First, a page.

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Last updated: 04 May, 2017  

gst-THMB.jpg The GST Economy - One Country One Tax

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Paras Singh | 04 May, 2017
The Goods and Services Tax (GST) bill was passed with a full majority in the Lok Sabha on March 29, 2017, and on April 6, 2017, in the Rajya Sabha. President Mr. Pranab Mukherjee on April 11, 2017, signed GST bill and made it a law, introducing the biggest indirect tax reform in India. The expected rollout date of the GST was April 1, 2017; however, it is now scheduled to be implemented from July 1, 2017.

At present, the structure of indirect taxes in India is very complex as there are many types of taxes levied by the Central as well as State Governments of India on goods and services. Some examples are - Entertainment Tax on movies, Value Added Tax (VAT) on products and services, Excise Duties, Luxury Tax, Import Duties, Service Tax, Central Sales Tax, and so on.

Wouldn’t it be convenient for both of the buyers and sellers if there is just one unified tax rate in India instead of multiple taxes?

This is possible with GST! If you are not aware of this standard taxation policy which is soon going to be implemented all across the country, here is everything you should know about it:

GST: A Brief Introduction

GST (Goods and Services Tax) is a “single taxation” system which is expected to abolish all forms of indirect taxes on goods and services in India. Any individual, who is supplying, providing or consuming goods and services, has to pay GST.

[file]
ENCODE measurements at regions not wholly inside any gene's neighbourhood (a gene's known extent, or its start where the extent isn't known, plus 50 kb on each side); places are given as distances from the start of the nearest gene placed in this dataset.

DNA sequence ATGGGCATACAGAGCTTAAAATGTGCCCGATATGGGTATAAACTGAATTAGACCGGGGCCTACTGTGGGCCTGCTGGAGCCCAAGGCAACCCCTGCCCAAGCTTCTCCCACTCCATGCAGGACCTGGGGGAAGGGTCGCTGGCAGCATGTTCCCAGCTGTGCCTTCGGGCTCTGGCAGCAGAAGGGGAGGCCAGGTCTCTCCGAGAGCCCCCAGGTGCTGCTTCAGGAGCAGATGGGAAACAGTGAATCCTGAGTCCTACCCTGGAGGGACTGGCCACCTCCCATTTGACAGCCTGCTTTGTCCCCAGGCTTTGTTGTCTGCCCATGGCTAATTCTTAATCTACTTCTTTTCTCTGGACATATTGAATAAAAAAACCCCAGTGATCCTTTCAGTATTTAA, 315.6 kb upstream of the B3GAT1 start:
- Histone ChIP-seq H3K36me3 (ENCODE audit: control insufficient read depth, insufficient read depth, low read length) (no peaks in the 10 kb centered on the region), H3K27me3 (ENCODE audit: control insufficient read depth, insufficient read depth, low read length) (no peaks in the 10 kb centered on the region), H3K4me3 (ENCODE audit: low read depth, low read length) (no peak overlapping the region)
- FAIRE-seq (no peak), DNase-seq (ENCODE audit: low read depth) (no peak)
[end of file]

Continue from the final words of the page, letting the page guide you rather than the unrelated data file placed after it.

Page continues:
It is collected at each stage of the supply chain on value-added goods and services. Once implemented, the manufacturers, wholesalers, retailers and consumers will have to pay the applicable GST rate. They can claim it back too, via tax credit mechanism.

GST is levied at the place where consumption of goods and services takes place. It can be charged on inter-state movement of goods and services, and intra-state consumption and supply of goods and services.

The rate or percentage at which GST will be applied is based on a four-tier tax structure:
  • 0% Tax Rate: It includes commodities like food grains, wheat, rice, etc.
  • 5% Tax Rate: It includes the products of mass consumption such as tea, spices, mustard oil, etc.
  • 12% Tax Rate: It includes processed food items.
  • 18% Tax Rate: It includes items such as oil, soaps, toothpaste, refrigerator, smartphones, etc.
  • 28% Tax Rate: It is classified into 2 tiers:
    Tier 1: Flat 28% - It includes white goods and cars.
    Tier 2 : 28% plus cess - It includes sin products such as luxury cars, pan masala, tobacco products, and aerated drinks.
Benefits of GST Implementation
  • Standardised Tax: GST will replace about 17 indirect taxes which will result in a reduction of compliance costs and a simple and lean tax structure.
  • A Common Marketplace: Currently, the Indian markets are fragmented along state lines, pushing costs up by 20-30%. With a single tax, there will be the formation of a common marketplace.
  • Investors' Interest: Full input tax credit means a drop of 12-14% in the capital goods' cost. With the said rate, the capital goods investment is expected to rise by 6%.
  • Cut in Logistics and Inventory Costs: The cost of logistics and inventory will fall as currently, state border checks slow down the movement of goods. With lower logistics and tax costs, manufacturing of goods too could become cheaper.
  • The Less Developed States Will be Benefited: Currently, the inter-state levy is 2%, which means that production is usually kept within a state. However, the GST will help in creating more opportunities for less developed states.
  • Boon for E-commerce: E-commerce has been largely affected negatively due to state restrictions and levies online. Due to such restrictions, some sellers don't prefer shipping their products to particular states. However, GST will end this issue.
  • Consumers at Benefit: Consumers can benefit in the long run, as the lower tax burden may result in lower prices of goods and services.